Economical cuts of meat are also some of the most flavourful. Check out our list of inexpensive cuts and quick tips on how best to prepare them.
Pork: Shoulder and rib cuts yield enormous amounts of flavour and are perfect for braising. Hocks and shanks are also quite inexpensive and are great for stocks.
Veal: Shoulder cuts of veal are ideal for braising and stewing. Buy a veal shoulder and cut it yourself at home.
Lamb: Ground lamb is very cost effective and makes extremely juicy burgers. Cubed lamb is perfect braised in a stew.
Beef: For grilling, try flank or skirt steaks but be sure to marinade the cuts beforehand. Centre cut roasts can be sliced into steaks and are great for pan frying as are sirloin tip steaks.
Poultry: Poultry is most economical when divided into portions. The options for cooking legs, wings and breasts are endless. Use the bones, necks and backs for stocks.
Cooking Method How To’s
Braising: Brown meat and or vegetables in oil or butter in Dutch oven or large pot. Add enough liquid (stock, water, wine) to cover the mixture and simmer over low heat. Cooking times vary between cuts. For instance, chicken thighs need to simmer for approximately an hour but a veal shank for osso bucco can take up to 3 or 4 hours. Gauge doneness by checking the tenderness of the meat.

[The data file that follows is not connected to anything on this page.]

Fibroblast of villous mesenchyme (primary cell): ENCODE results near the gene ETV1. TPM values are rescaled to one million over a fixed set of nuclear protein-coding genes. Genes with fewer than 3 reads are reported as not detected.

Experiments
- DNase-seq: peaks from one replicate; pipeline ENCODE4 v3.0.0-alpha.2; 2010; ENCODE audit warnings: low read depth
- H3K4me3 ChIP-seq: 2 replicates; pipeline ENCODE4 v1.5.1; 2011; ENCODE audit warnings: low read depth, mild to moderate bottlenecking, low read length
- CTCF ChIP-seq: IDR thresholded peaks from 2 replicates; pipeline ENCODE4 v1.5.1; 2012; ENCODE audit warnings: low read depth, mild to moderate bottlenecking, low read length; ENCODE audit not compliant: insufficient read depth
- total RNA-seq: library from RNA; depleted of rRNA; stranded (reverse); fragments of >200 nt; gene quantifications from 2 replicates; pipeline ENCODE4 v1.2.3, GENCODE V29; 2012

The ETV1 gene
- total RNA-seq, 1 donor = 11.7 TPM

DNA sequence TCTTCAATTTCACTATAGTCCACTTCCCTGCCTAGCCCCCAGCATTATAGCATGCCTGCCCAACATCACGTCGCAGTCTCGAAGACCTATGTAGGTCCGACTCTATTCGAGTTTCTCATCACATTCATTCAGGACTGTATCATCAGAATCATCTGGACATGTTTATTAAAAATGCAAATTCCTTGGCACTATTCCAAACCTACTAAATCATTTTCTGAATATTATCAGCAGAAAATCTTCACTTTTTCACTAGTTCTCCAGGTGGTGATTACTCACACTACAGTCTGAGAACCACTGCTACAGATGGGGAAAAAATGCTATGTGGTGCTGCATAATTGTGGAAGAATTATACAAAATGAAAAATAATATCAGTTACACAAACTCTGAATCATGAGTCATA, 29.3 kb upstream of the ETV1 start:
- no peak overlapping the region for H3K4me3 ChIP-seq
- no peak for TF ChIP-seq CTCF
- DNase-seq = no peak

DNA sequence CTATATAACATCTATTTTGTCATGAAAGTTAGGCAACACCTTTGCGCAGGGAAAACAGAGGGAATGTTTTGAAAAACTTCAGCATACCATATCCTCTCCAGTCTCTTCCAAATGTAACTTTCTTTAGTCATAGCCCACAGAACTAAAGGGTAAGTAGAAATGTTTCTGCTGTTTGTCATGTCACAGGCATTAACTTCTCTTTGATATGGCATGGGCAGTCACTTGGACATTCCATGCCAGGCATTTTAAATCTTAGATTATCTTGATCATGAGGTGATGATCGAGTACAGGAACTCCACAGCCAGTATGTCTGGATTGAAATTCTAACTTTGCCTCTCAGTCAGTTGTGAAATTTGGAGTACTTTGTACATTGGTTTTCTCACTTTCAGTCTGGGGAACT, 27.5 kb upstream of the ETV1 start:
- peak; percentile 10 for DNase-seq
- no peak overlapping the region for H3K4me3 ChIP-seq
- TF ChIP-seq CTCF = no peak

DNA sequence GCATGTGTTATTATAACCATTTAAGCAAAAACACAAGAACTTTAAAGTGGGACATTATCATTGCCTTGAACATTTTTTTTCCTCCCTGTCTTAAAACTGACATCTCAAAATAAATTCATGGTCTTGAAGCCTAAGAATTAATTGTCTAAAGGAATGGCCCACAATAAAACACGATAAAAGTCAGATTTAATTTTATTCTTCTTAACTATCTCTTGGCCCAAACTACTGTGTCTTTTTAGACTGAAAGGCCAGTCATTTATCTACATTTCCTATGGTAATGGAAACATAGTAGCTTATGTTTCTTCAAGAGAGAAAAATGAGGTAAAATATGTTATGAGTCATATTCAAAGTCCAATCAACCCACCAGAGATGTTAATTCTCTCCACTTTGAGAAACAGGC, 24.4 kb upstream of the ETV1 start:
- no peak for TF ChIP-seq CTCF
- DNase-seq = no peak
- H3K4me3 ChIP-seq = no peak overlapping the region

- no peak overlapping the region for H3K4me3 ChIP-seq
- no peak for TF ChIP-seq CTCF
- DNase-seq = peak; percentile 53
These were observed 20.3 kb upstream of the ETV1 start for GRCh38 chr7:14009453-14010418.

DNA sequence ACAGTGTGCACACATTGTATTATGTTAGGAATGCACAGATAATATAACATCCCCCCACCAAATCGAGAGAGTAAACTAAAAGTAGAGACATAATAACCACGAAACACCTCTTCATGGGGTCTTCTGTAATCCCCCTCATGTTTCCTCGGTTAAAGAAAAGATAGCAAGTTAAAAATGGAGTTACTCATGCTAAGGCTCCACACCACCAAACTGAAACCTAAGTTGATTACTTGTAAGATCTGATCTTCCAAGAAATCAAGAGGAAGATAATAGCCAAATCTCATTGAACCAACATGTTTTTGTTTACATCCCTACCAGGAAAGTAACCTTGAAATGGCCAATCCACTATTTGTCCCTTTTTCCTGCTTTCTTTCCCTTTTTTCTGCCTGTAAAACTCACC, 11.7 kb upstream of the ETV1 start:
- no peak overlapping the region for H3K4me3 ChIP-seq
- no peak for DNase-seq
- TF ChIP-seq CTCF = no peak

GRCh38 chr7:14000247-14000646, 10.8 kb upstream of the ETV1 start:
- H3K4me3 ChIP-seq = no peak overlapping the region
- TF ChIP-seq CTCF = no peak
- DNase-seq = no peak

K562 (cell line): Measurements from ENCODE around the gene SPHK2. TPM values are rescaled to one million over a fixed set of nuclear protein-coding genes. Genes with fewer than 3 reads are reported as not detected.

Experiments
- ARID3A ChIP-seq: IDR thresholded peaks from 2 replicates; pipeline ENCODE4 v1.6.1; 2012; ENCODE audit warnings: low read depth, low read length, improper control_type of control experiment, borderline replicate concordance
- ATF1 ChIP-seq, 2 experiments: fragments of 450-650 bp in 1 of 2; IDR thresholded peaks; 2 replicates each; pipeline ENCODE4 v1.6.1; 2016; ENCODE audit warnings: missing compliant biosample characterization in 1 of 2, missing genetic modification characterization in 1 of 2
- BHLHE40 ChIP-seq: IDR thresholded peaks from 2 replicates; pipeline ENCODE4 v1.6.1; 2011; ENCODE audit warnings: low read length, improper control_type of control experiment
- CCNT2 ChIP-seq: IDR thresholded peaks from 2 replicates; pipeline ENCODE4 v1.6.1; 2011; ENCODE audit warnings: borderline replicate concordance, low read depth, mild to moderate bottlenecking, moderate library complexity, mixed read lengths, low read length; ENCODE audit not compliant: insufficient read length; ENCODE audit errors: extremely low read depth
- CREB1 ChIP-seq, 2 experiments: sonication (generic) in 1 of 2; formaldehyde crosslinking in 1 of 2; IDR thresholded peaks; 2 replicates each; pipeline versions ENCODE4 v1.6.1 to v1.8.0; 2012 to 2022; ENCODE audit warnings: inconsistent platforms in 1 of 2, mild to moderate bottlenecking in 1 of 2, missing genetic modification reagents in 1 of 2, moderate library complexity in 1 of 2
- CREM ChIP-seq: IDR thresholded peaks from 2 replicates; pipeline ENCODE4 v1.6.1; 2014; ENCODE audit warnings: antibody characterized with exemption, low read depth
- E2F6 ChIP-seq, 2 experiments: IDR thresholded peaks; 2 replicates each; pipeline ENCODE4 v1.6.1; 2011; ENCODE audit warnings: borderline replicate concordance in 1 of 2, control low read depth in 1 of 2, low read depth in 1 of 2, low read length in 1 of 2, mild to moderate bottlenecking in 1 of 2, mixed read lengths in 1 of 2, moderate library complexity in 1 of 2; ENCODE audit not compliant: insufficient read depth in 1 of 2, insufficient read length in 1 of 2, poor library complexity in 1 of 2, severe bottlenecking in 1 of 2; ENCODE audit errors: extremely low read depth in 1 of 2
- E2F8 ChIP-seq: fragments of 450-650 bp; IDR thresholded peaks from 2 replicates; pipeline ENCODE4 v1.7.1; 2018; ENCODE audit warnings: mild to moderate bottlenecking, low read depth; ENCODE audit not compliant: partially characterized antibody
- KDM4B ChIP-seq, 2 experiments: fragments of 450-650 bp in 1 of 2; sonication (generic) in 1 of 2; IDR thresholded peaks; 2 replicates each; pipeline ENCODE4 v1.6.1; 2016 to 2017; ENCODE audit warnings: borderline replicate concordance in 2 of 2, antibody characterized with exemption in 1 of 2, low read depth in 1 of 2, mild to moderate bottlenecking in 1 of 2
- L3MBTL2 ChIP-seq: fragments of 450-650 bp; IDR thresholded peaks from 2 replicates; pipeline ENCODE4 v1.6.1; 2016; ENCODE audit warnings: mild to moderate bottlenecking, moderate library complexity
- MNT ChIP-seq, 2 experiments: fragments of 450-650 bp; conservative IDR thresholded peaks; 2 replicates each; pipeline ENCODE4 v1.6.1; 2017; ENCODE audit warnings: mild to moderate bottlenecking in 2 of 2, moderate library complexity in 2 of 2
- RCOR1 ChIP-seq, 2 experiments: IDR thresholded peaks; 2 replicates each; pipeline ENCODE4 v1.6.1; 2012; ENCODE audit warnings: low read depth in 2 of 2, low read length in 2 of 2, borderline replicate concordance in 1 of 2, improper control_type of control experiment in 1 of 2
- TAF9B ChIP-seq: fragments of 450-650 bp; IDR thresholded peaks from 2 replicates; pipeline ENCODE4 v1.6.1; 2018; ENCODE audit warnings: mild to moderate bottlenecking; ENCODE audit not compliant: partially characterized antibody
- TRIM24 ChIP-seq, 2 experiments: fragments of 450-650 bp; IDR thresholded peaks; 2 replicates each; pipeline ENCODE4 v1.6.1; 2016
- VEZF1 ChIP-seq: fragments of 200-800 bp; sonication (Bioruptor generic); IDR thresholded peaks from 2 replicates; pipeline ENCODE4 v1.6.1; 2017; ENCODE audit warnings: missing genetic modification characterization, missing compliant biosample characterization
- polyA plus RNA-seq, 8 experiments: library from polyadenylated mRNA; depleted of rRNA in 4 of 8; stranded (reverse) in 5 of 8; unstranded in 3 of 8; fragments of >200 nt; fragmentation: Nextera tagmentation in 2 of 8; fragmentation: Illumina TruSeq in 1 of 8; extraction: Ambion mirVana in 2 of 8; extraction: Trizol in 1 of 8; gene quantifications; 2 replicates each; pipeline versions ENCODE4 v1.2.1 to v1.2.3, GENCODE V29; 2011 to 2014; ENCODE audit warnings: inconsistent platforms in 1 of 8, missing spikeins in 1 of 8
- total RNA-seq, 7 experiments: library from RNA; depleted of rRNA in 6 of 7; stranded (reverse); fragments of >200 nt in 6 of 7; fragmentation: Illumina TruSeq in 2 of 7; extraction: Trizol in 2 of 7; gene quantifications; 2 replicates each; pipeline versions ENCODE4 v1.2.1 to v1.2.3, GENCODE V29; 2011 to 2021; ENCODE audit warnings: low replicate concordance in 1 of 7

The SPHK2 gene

Slow Cooking: Slow cooking requires combining a raw meat, poultry or vegetable with a cooking liquid such as water or stock and a selection of seasonings. Slow cookers have varying cooking temperatures and time settings but most recipes can be cooked for 6 to 8 hours on low setting. Some larger cuts of meat may require longer cooking times. A pork shoulder roast for pulled pork for instance can take 8 to 10 hours on a low setting.
Roasting: A method using dry heat from an oven or open flame. Large cuts of meat and whole poultry are best roasted for a number of hours at approximately 325°F (160°C). The exact time and cooking temperature will vary depending on the cut. Use a meat thermometer to ensure the meat reaches the advised temperature. The benefit of slow roasting is that the meat retains moisture and becomes tender and juicy. Allow meat to “rest” or sit in its pan after cooking for 10 minutes covered with tin foil to retain heat. Resting the meat allows the juices to settle rather than spilling out when first cut.
Pan Frying: Pan frying involves cooking meat or poultry in a small quantity of oil or other fat at a medium to high temperature. It is recommended to heat the fat before adding meat or poultry to the pan otherwise the meat will soak up the fat before cooking. Cook the meat to desired doneness. Rare or medium rare meat may take only a few minutes to cook whereas medium-well or well-done meat or poultry may take several minutes to finish cooking.